There are people in this world – and I’m one of them – who find some indefinable comfort in revisiting their childhoods.
I don’t know why. I’m sure there’s some deep psychological explanation that I’m just not perceptive enough to understand. I often envy people who seem able to bury their past experiences – good and bad – and soldier on in the “now.”
Yet at the same time, I feel sorry for them too. Whether it’s Roy Campanella (who said you had to have a lot of little boy in you to play Major League baseball) or John Irving (who channels childhood experiences in almost every one of his novels), I think having a working connection with your formative years is important.
But I can see where it can get to be an obsession too. And I think I came close to recently walking the boulevard at Hampton Beach, New Hampshire.
It was that day last Decmeber when it snowed for the first time this winter (I mean really snowed, not just a trace of a flake here and there). I’d gone to Maine because I wanted to get a gift certificate for the person whose name I drew in the family grab. So I drove up to Mike’s in Wells … only Mike’s was closed. There was no one near the place. So I guess golf balls will have to do.
On the way back, I drove down Rte. 1A, which takes you past the entrances to the Marginal Way, and down the coast road to York, drove along Long Sands Beach, and back out to the highway. I decided to take a detour on the way back, however, and stop by Hampton Beach, as I often do when I’m in the area.
Getting off Rte. 95 at Rte. 101, the drive to the beach/casino is relatively short and painless. I noticed it was getting grayer out there, and I saw a few flakes, but it really didn’t faze me.
When I got to the center, I didn’t recognize the place. There is this massive stimulus project going on. Part of it – I suppose – stems from the fire last March at the Surf and surrounding buildings, that just took a huge piece out of the local landscape. The damage was so severe, and so pervasive, that the place had to be razed and rebuilt.
But they didn’t stop here. Also gone is the old Chamber of Commerce building, bathhouse and bandstand. In three different locations along the strip, there are new bathhouses being built with modern amenities, and – though it’s not up yet – there’s’ supposed to be a new bandstand.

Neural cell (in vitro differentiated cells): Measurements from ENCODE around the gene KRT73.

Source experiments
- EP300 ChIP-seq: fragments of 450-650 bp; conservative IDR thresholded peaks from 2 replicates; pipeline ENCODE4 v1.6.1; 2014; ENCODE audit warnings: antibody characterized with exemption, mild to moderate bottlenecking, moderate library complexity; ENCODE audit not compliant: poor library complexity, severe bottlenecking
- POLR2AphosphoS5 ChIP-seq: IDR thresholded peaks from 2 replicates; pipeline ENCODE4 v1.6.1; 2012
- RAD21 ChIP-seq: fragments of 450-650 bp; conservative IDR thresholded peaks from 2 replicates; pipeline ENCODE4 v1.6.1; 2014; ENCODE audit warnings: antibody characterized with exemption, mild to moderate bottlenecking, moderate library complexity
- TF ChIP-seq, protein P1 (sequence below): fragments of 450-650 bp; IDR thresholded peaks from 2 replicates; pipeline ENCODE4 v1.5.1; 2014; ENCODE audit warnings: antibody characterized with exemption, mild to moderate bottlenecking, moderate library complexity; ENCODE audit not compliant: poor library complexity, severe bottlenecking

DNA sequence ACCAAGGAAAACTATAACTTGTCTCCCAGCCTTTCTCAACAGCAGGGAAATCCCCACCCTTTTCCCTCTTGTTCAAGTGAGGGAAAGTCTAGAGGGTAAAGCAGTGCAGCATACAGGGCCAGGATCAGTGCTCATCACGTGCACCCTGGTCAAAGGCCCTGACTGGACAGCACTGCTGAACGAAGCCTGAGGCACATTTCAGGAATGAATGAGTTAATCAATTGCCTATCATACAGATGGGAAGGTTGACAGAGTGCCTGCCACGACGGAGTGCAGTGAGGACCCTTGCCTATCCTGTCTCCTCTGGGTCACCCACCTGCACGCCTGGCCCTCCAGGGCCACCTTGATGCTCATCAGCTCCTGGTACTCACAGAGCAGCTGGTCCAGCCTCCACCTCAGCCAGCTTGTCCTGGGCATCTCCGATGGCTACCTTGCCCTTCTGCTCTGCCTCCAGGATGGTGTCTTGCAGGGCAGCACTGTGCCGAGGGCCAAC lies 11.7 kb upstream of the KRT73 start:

Yet across the street from all this – in stark contrast to the modernization everywhere else – is the Hampton Beach Casino, a relic from the 19th century (let alone 20th). Though it underwent some degree of upgrading in the 1970s (specifically the modernization of the ballroom, which is now called Club Casino), the building itself looks like it was erected in 1899 (it opened July 15, 1899).
I hope to God nobody decides that the Casino has seen better days, and razes it in favor of some brand, spanking new emporium. That would be a tragedy.
It’s perhaps too much to ask that the places that mean the most to the memory of your youth remain unchanged. Life is evolution. We evolve … so it shouldn’t be too much of a shock that the local geography and business climate evolve with it. But sometimes, the way things evolve can be a bit of a jolt.
Hampton Beach is very near and dear to my childhood. I only have one sister, but I grew up with 26 other cousins … and we were all close. The one thing we all had in common was that little one-story white cottage on Emerald Avenue, which is a short walk from the North Beach (when we were kids, the North beach had a big black wall … which later became a green wall … which, still later, became a cement levy).
The cottage – as structures go – was rather ordinary. There were/are better looking structures on the street (especially now). It was rectangular, with rickety front steps, a screened in porch, and a living room (with two small bedroom, separated only by curtains, branching off of it; and a small eat-in kitchen (with a third bedroom off that) with an old-fashioned gas stove and a sink that looked as if it was the first one ever made.
To get to the toilet, you actually had to go outdoors and into a small shed that was about as big as a closet (more on that later) … with an old fashioned commode. Suffice it to say, it was not the Family Reading Room some bathrooms are.